Moses Lake Flyboys
Located just outside the city of Moses Lake, Larson Air Force Base (named Moses Lake Army Air Base in its early years) was originally opened during World War II to serve as a temporary training center for pilots. At the close of the war it was put on standby status, although The Boeing Company used its facilities while testing aircraft in the mid- to late 1940s.
Larson was reactivated in November 1948, becoming a permanent military facility protecting the West Coast, Grand Coulee Dam, and the Hanford Atomic Works. This mission continued until April 1, 1952, when Tactical Air Command took charge of the base and brought the 62nd Troop Carrier Wing (formerly located at McChord Air Force Base in Tacoma) to Moses Lake. Later, in 1960, Larson Air Force Base came under the jurisdiction of Strategic Air Command, and the site eventually became home to the 568th Strategic Missile Squadron. From the Larson base this squadron controlled three Cold War era missile sites (in cities of Royal City, Odessa, and Warden), each equipped with a trio of Titan I intercontinental ballistic missiles. The missile sites were decommissioned on March 25, 1965.
On November 19, 1964, it was announced that Larson Air Force Base would close in June 1966. The announcement caused a frenzy in the Moses Lake area, as citizen groups mobilized to identify public or private usages for the Larson site. Their efforts eventually paid off in the opening of the Grant County Airport.
A Busy Day
Events kicked off early on October 8th with a "Flying Farmers" fly-in breakfast scheduled to begin at 7 a.m., which was expected to attract about 100 small planes. (High winds on the morning of the 8th, however, limited the fly-in to a handful of aircraft.) This was followed at 10 by a performance of the Moses Lake Sky Divers club, the first of four jumps planned throughout the day. At 11 a.m. stunt flier Dave Rahm of Albion was scheduled to perform in front of the terminal building and control tower, an effort he would repeat again at 2 p.m. Unfortunately, like the early morning fly-in, weather cancelled Rahm's morning performance.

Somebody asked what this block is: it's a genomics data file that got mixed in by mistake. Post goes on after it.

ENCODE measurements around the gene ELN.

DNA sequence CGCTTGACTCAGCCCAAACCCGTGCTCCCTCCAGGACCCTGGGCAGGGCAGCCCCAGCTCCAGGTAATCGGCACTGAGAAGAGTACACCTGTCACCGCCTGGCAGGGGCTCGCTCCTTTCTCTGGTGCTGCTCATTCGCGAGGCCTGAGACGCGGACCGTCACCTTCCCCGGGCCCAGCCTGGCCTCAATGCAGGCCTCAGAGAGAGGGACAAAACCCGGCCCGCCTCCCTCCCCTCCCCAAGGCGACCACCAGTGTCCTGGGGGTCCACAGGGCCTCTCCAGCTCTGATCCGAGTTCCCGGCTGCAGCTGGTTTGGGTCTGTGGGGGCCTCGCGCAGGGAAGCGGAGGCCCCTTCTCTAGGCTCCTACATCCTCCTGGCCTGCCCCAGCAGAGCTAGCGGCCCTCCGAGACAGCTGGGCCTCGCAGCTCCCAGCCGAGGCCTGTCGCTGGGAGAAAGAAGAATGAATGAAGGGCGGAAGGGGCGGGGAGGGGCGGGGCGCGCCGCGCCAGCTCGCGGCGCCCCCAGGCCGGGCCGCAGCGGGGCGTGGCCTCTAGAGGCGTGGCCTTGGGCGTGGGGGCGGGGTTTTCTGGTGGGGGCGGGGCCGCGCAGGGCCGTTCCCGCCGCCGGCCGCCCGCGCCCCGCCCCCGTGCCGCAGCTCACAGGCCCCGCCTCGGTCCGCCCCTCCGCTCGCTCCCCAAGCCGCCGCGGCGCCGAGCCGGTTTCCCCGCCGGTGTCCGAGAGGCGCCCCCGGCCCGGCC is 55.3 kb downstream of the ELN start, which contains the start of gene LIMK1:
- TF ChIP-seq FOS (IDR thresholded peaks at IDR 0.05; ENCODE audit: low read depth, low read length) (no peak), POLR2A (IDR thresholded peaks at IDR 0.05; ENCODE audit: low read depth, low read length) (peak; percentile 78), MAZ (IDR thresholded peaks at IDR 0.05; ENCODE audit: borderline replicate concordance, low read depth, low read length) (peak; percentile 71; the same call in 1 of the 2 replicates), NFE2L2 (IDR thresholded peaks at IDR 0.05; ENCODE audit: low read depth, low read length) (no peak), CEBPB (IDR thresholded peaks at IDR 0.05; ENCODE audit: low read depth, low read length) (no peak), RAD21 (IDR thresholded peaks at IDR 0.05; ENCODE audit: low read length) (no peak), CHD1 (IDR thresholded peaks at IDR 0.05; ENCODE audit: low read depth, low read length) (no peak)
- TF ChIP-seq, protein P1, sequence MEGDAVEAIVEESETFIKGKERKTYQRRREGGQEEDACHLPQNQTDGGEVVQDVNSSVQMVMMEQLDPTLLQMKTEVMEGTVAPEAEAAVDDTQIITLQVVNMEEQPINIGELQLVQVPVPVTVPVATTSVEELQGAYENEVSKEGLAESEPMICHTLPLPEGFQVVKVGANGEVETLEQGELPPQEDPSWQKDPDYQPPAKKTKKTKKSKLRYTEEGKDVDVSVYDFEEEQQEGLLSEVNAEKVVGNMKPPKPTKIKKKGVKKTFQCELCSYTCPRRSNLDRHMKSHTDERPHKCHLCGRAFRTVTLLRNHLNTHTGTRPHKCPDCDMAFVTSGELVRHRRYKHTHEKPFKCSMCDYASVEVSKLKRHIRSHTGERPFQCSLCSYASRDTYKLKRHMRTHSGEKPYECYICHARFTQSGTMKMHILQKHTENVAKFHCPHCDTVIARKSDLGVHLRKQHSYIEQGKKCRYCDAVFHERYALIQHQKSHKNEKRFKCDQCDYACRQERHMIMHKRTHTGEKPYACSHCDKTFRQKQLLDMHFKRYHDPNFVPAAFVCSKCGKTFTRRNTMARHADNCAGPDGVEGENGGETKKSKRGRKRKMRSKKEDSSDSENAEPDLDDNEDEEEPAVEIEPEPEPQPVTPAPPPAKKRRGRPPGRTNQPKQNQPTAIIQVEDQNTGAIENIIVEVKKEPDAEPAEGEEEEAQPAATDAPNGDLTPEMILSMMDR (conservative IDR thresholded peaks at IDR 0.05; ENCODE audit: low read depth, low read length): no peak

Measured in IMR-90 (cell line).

For visitors who did not want to stay for the formal festivities, public tours of the control tower and terminal area went throughout the day. Several planes from the commercial pilot training program at Big Bend Community College were on hand for public inspection, and West Coast Airlines provided an F-27 Prop-Jet that took passengers on tours of the Moses Lake area.
The Formal Dedication
The official program got underway in the afternoon. Following preludes by the Ephrata and Warden High School marching bands and the presentation of colors, there began a long series of remarks by the Port of Moses Lake commissioners -- Floyd Rigsby, Dr. Leon Brodie, and Dan B. Dunn. This was followed by the introduction of Bruce W. Johnson, the director of public affairs for The Boeing Company, who served as the master of ceremonies in dedicating the $25 million facility.
Following introductions and some opening remarks, Johnson turned the microphone over to Senator Magnuson for a formal address. Calling the closure of Larson Air Force base a "disaster" for the Moses Lake community, Magnuson lauded the efforts of the Port, the Moses Lake Development Group, and state and federal officials in transforming the military facility into a modern commercial airport. "This ceremony," Magnuson noted for the crowd, "... represents a major milestone in the development of Central Washington state. The ingenuity and persistence ... displayed by the people of Grant County set an example which all communities might exemplify" ("Senator Lauds Port Progress").
Although the conversion of Larson Air Force Base was indeed a commendable effort, the job was not entirely done by the time of the October 1966 dedication ceremonies. As Senator Magnuson pointed out in his remarks, conversion of 1,300-plus military housing units and some additional buildings had not yet been worked out. Additional state and federal assistance, he noted, would help with these remaining projects. "Certainly, your past achievements give every reason to expect a bright future," Senator Magnuson remarked.
And Bright It Has Been
Today, in 2006, the Grant County Airport (which became the Grant County International Airport in 1994) is one of the largest airports of its kind in the United States. Covering 4,700 acres of land, the facility currently has five separate runways, its largest being 13,500 feet in length. This runway is so large, in fact, that the airport serves as an alternate landing site for the NASA Space Shuttle.
The facility also continues its original purpose -- training pilots. Today, however, it serves both commercial and military airplanes, in particular those of The Boeing Company, Japan Airlines, and the U.S. military.